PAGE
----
Use a Mineral to Increase Testosterone
If would like to boost testosterone levels and a blood test indicates you are below normal, your physician will most likely give you a prescription. But what if your T levels are low but aren’t considered medically low by the standards of today? The first step is to find out why. It might be as simple as this: you are not getting sufficient amounts of magnesium.
The Magnesium Crisis
Up to 85% of Americans could have a magnesium deficiency. Athletes are probably even more deficient in magnesium because sweating like an animal causes it to seep out of the body.
This is pretty significant because magnesium plays a role in a little over 300 biochemical reactions within the human body. Also, magnesium is critical to protein synthesis, energy production and insulin metabolism. Without enough of the mineral, you get excessive lactic acid build-up, poor recovery, muscle cramping, and poor exercise performance at the gym in general. Having a magnesium deficiency also makes it more difficult to lose fat.
Taking magnesium supplements should relieve all those side effects and symptoms, but according to Turk scientists, it could be beneficial in another way. It seems that combining magnesium supplementation with intense workouts can boost testosterone levels by an impressive 24%.
What They Did
The scientists signed up 30 male students that were between the ages of 18 and 22. 10 of which sat on their butts a lot of that time while the others did intense taekwondo training sessions for between one to two hours five days a week.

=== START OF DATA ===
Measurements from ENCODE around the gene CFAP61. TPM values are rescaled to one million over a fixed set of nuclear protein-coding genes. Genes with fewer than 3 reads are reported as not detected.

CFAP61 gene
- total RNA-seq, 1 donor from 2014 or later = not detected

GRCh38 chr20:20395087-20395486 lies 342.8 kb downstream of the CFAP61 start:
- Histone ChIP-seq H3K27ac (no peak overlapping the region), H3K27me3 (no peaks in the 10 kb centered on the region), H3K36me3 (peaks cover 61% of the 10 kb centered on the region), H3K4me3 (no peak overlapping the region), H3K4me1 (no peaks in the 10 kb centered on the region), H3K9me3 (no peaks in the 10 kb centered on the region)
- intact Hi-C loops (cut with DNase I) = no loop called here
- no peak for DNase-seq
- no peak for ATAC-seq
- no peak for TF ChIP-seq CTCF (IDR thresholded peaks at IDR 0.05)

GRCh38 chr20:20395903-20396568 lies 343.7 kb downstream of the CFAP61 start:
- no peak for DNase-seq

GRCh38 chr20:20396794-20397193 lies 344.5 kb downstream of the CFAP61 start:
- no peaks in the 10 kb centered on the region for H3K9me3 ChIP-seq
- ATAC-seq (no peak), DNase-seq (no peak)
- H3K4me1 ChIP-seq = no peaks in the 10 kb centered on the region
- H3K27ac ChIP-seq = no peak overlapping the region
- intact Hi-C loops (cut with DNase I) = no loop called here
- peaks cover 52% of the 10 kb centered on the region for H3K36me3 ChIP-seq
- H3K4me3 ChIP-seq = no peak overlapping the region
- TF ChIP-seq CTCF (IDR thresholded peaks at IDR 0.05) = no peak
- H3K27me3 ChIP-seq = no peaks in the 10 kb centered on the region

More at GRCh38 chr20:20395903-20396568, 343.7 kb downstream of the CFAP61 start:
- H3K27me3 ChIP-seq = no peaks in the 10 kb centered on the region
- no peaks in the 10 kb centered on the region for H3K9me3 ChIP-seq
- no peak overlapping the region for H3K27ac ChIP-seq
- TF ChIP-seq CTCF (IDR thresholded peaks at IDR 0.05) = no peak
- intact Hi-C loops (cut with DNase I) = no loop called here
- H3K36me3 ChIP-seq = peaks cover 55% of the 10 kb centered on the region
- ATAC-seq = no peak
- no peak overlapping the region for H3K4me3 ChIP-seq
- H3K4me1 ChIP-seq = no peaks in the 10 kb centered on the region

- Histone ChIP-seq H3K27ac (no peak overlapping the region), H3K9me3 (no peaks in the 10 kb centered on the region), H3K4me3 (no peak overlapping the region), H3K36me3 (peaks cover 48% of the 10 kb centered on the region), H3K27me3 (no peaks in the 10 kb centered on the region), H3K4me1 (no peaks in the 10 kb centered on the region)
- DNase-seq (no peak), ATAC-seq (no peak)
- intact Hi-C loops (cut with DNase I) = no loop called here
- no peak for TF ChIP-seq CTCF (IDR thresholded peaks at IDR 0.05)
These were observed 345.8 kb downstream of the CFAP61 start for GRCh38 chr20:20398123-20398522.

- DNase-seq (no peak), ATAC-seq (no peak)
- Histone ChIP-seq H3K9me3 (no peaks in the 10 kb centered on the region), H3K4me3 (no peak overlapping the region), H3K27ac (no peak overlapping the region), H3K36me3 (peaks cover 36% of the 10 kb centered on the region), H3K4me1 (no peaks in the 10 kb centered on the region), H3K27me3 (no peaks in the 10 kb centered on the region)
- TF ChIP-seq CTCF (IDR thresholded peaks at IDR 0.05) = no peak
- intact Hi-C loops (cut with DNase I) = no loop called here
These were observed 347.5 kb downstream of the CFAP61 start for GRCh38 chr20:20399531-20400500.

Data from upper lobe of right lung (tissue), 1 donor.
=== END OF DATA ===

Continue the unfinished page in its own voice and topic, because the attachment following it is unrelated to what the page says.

The sedentary group took 10 milligrams of magnesium per kg every day for a month, as did ten of the taekwondo trainers. While the other 10 martial artists didn’t take anything.
The researchers measured their testosterone levels before the study started, once at rest and then once again after all the participants ran at high intensity up until they reached the endurance wall. After taking magnesium for a month, the scientists again measured the participant’s testosterone levels while at rest and after exertion.
What They discovered
Magnesium intake boosted the total and free testosterone levels of both the athletic group and the sedentary group. Most notably, however, the mineral boosted free testosterone levels in the sedentary group by an estimated 15% while boosting it by an astounding 24% in the magnesium-plus group that had trained.
What This Might Mean for You
Magnesium plays a role in numerous biochemical reactions; it is not surprising that there could be one or more out of all of these reactions that could play a role in testosterone production. It is also possible that the mineral “frees up” additional testosterone from needing to bind proteins, which raises the level of free testosterone.
Either way you look at it, taking a magnesium supplement is a good idea. General suggestions for health are 4 milligrams of magnesium per kg each day, so a guy that weighs 200 pounds would need about 363 milligrams per day to meet the minimum requirements.
However, that does not take into account the presumably higher amount athletes need to consume and it is a lot less than what is needed for the dramatic boost in testosterone seen in the study.
The dosage that was used by the Turks is about 10 milligrams per kg, or about 907 milligrams per day for that same hypothetical guy that weighs 200 pounds, which is a little less than a gram. That is not much at all.
You can go the whole food route and consume high-magnesium foods. These options include the following: seaweed, green leafy vegetables, spinach, nuts, swiss chard, beans, bananas, avocadoes.
Author: Blake Ambrose